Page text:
Antisemitic, racist crime rising in England's West Midlands

Between March 2021 and March 2022, British Home Office figures reveal that there were 8,447 offenses committed across the West Midlands.

Jewish star necklaces are a signifier of Jewish identity and, some fear, a potential risk during times of antisemitism. (photo credit: GETTY IMAGES/JTA)
Jewish star necklaces are a signifier of Jewish identity and, some fear, a potential risk during times of antisemitism.
(photo credit: GETTY IMAGES/JTA)

Concerning figures show a dramatic increase in racially or religiously aggravated hate-crimes, including antisemitic crimes, across the West Midlands Region in England, and community groups and political figures are responding to the worrying statistics. 

Between March 2021 and March 2022, British Home Office figures reveal that there were 8,447 offenses committed across the West Midlands that were believed to be exacerbated by religious intolerances or racism. This is the highest number on record with a shocking 57% increase from the previous year and 98% higher from before the pandemic. 

Last year's crimes include 1,065 offenses of racially or religiously aggravated assault without injury (up from 633 in 2020-2021), 546 crimes of assault with injury (up from 273), and 1,704 offenses of harassment (up from 764). Lastly, although none were recorded in 2020-2021, there were 241 crimes of racially or religiously aggravated criminal damage last year.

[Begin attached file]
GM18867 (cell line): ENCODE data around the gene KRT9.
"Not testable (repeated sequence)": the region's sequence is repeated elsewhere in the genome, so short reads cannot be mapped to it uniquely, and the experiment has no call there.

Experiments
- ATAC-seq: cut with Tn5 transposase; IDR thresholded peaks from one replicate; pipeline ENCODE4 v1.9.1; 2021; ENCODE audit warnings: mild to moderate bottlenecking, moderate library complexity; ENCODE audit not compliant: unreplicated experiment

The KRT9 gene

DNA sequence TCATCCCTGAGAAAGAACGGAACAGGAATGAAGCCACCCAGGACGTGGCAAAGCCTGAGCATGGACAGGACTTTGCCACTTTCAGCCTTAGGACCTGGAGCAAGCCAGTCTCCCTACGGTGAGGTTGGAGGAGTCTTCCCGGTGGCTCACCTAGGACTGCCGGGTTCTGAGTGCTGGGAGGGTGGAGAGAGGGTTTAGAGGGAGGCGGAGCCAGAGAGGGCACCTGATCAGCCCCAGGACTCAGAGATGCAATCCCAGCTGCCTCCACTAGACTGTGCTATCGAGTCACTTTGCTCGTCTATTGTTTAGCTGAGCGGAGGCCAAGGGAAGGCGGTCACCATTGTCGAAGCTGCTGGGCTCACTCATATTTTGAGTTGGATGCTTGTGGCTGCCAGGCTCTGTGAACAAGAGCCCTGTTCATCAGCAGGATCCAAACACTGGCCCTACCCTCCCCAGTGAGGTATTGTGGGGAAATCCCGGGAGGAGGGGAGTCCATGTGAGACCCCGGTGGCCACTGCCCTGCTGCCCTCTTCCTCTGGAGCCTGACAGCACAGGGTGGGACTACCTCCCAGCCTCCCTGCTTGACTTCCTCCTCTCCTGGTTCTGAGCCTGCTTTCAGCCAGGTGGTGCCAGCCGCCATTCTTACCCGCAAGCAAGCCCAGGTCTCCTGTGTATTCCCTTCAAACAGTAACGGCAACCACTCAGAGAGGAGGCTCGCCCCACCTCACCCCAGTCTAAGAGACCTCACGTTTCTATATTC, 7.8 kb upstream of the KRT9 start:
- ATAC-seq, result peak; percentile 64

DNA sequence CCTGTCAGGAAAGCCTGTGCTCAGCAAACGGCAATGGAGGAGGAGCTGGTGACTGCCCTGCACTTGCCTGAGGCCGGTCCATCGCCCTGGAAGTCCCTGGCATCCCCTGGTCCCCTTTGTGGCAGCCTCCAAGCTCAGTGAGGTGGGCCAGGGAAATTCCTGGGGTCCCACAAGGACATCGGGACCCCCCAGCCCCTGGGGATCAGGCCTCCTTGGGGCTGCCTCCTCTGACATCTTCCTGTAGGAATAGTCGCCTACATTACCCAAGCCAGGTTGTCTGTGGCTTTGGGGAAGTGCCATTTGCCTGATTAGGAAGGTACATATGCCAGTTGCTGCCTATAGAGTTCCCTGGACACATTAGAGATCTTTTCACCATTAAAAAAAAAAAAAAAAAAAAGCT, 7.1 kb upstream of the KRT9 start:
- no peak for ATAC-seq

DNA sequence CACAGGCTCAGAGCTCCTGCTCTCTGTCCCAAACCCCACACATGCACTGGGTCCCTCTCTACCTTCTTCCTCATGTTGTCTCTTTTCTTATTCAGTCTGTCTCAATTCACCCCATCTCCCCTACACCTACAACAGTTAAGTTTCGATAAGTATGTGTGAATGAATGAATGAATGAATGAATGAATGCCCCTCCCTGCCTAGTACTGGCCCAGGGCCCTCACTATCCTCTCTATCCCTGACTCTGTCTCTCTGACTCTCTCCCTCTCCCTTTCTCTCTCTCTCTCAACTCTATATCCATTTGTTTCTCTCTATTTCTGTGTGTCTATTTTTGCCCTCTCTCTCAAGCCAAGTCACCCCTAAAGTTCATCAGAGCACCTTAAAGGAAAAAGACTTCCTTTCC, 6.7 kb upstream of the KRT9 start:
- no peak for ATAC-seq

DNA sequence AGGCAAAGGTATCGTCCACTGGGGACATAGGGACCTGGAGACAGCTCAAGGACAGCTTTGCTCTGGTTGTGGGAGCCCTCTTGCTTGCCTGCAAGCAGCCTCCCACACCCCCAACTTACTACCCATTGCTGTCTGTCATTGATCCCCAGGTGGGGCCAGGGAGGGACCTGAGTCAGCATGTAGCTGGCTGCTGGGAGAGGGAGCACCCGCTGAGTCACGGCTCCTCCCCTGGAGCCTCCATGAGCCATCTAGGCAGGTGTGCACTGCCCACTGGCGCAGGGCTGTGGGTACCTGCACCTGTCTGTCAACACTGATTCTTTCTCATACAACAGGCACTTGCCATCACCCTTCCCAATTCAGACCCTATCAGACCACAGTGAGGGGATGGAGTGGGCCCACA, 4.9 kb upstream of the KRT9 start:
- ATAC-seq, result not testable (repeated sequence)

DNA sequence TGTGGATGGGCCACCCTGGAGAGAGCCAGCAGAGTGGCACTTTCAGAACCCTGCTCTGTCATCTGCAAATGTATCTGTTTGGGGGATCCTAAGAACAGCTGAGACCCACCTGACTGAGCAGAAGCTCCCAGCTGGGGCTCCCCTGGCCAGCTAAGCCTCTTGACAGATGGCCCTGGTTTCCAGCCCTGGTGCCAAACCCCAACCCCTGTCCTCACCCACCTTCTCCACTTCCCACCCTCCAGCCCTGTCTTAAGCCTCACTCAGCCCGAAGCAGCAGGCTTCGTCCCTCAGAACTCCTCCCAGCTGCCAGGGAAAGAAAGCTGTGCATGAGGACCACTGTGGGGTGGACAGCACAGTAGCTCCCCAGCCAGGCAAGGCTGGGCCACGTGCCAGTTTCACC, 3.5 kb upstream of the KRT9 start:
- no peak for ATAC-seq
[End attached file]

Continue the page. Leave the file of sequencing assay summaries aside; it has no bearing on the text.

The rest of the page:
The majority of the offenses included crimes causing racially or religiously aggravated public fear, alarm, or distress. There were 4,891 of these offenses recorded in the West Midlands last year compared to 3,717 offenses recorded the previous year. Racially or religiously aggravated crimes across the West Midlands were most likely committed in Birmingham. 

There were 2,472 racially or religiously aggravated crimes committed in Birmingham last year, including 561 assaults. Compared to the population size, this means there are roughly 372 crimes for every 100,000 residents. 

The city of Birmingham UK (credit: JOHN MORSE/WIKIMEDIA COMMONS)The city of Birmingham UK (credit: JOHN MORSE/WIKIMEDIA COMMONS)

“I think the figures are very disturbing. I think looking at the big picture, one of the problems is that there’s a lot of factors which have cranked up the whole issue of racism.”

Bob Maloney

Community leaders respond to worrying statistics

Community groups and political figures in Birmingham have expressed concern over these figures. 

Bob Maloney, a member of Stand Up To Racism Birmingham, conveyed in an interview with BirminghamWorld News that the figures were very concerning. 

“I think the figures are very disturbing. I think looking at the big picture, one of the problems is that there’s a lot of factors which have cranked up the whole issue of racism,” said Maloney.

“I think in terms of factors in the West Midlands, it probably reflects that we have some of the most deprived boroughs in the country bar none, and I think some of these things feed into these statistics, and it’s very concerning. We should all be paying attention to this and looking to work with whatever organisations we can work with about what we can do to address this.”

Maloney expressed that the figures need to be taken seriously by organizations and agencies across the West Midlands.